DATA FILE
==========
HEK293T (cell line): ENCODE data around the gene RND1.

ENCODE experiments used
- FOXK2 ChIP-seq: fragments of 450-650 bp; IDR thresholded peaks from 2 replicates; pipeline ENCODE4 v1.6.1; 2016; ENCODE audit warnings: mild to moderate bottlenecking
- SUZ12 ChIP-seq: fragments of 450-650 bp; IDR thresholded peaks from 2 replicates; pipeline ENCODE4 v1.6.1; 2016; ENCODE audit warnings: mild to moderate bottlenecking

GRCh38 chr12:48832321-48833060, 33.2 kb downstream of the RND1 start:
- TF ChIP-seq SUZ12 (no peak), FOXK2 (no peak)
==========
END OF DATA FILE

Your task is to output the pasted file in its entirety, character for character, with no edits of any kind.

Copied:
HEK293T (cell line): ENCODE data around the gene RND1.

ENCODE experiments used
- FOXK2 ChIP-seq: fragments of 450-650 bp; IDR thresholded peaks from 2 replicates; pipeline ENCODE4 v1.6.1; 2016; ENCODE audit warnings: mild to moderate bottlenecking
- SUZ12 ChIP-seq: fragments of 450-650 bp; IDR thresholded peaks from 2 replicates; pipeline ENCODE4 v1.6.1; 2016; ENCODE audit warnings: mild to moderate bottlenecking

GRCh38 chr12:48832321-48833060, 33.2 kb downstream of the RND1 start:
- TF ChIP-seq SUZ12 (no peak), FOXK2 (no peak)